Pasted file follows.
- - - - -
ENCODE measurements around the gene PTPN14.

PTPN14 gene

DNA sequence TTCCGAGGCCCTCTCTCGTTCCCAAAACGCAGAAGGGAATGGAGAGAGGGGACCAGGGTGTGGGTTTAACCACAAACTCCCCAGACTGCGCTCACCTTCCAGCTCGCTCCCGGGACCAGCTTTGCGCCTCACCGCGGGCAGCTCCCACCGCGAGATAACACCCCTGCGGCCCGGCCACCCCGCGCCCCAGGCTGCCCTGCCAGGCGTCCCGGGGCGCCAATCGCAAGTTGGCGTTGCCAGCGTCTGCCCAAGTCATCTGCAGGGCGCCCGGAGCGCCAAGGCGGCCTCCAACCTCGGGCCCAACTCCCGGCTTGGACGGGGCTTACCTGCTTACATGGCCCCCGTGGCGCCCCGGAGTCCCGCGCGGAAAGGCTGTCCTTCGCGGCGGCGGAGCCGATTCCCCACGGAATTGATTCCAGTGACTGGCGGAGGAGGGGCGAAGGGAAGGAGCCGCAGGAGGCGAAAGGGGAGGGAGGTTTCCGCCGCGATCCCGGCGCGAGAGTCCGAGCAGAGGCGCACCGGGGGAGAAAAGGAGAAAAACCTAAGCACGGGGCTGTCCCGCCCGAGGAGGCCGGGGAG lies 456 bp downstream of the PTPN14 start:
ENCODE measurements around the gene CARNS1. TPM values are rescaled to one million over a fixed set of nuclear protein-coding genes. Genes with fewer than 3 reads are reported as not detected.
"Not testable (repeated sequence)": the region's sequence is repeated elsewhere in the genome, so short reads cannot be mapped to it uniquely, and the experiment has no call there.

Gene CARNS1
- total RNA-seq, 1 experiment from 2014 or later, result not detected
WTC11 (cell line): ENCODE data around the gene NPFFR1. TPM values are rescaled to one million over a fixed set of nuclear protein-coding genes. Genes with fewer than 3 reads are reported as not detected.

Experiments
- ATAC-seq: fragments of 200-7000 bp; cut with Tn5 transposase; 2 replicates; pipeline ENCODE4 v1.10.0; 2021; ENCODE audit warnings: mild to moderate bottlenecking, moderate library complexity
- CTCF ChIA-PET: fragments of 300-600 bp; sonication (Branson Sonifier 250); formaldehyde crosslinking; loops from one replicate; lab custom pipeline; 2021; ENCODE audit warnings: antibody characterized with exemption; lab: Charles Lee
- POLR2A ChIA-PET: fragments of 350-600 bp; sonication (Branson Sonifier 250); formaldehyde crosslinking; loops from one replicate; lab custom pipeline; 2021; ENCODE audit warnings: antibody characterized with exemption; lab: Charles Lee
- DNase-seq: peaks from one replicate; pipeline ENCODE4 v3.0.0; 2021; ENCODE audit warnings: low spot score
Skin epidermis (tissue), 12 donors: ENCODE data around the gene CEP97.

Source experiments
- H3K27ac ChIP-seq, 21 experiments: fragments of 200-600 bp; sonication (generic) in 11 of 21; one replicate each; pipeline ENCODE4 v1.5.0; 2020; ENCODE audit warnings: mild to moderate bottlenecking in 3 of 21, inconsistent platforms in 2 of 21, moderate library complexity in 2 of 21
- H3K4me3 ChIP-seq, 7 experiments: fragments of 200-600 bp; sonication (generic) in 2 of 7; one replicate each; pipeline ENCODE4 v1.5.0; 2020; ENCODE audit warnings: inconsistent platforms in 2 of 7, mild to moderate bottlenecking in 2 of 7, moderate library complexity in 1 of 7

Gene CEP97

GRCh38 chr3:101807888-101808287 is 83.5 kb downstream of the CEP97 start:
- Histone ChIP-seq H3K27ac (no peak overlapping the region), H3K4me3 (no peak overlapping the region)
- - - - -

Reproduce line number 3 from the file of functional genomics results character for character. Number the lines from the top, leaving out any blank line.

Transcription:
DNA sequence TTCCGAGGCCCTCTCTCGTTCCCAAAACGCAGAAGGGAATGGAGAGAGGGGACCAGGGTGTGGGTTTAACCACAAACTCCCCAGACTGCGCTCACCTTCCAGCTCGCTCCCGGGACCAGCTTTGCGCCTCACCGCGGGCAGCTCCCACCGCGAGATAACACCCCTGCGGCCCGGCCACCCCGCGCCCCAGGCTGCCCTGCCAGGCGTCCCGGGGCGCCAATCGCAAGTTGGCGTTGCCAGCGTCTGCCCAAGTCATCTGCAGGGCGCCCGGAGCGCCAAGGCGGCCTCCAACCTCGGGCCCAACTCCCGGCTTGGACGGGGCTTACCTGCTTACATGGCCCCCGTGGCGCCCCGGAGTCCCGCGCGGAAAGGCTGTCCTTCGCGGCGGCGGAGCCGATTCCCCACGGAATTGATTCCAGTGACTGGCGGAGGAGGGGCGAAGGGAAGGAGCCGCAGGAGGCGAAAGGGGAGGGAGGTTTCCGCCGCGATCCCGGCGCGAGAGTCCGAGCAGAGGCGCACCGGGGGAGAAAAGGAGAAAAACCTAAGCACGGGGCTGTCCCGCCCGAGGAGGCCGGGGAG lies 456 bp downstream of the PTPN14 start: